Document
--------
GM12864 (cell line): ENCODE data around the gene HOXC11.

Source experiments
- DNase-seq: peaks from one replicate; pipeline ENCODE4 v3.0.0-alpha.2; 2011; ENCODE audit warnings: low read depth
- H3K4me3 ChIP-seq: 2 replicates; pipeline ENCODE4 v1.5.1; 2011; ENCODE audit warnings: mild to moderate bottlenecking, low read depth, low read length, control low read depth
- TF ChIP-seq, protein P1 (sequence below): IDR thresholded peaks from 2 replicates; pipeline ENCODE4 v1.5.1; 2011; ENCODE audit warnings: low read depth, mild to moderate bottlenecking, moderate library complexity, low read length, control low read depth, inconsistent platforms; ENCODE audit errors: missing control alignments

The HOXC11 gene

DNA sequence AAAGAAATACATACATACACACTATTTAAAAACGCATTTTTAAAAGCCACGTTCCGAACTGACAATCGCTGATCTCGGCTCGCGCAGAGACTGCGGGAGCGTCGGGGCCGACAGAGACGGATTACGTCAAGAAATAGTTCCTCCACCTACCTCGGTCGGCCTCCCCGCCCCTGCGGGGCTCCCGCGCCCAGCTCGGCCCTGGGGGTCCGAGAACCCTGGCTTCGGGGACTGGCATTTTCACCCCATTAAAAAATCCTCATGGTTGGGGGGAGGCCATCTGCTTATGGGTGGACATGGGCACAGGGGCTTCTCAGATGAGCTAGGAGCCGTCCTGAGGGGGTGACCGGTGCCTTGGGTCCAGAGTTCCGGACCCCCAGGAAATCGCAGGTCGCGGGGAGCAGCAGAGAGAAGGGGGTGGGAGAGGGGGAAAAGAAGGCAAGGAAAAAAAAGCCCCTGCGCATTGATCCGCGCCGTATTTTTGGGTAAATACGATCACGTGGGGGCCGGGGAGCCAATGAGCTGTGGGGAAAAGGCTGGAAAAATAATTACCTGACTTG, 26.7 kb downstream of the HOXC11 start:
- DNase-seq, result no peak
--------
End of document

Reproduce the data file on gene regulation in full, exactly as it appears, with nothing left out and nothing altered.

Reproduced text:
GM12864 (cell line): ENCODE data around the gene HOXC11.

Source experiments
- DNase-seq: peaks from one replicate; pipeline ENCODE4 v3.0.0-alpha.2; 2011; ENCODE audit warnings: low read depth
- H3K4me3 ChIP-seq: 2 replicates; pipeline ENCODE4 v1.5.1; 2011; ENCODE audit warnings: mild to moderate bottlenecking, low read depth, low read length, control low read depth
- TF ChIP-seq, protein P1 (sequence below): IDR thresholded peaks from 2 replicates; pipeline ENCODE4 v1.5.1; 2011; ENCODE audit warnings: low read depth, mild to moderate bottlenecking, moderate library complexity, low read length, control low read depth, inconsistent platforms; ENCODE audit errors: missing control alignments

The HOXC11 gene

DNA sequence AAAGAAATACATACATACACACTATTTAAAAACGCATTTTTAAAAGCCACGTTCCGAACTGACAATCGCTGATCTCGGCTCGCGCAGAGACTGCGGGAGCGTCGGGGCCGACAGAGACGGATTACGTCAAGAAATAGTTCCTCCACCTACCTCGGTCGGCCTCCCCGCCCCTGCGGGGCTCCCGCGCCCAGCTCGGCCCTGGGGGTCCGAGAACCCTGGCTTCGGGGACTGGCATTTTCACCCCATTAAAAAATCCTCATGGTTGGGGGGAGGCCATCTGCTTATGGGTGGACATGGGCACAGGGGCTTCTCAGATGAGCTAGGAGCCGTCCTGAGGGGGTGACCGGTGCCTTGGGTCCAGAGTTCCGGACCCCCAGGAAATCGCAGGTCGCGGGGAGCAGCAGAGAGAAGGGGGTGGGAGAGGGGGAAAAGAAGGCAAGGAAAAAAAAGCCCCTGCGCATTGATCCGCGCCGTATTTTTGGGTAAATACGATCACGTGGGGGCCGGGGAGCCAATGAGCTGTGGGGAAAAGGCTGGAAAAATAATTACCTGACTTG, 26.7 kb downstream of the HOXC11 start:
- DNase-seq, result no peak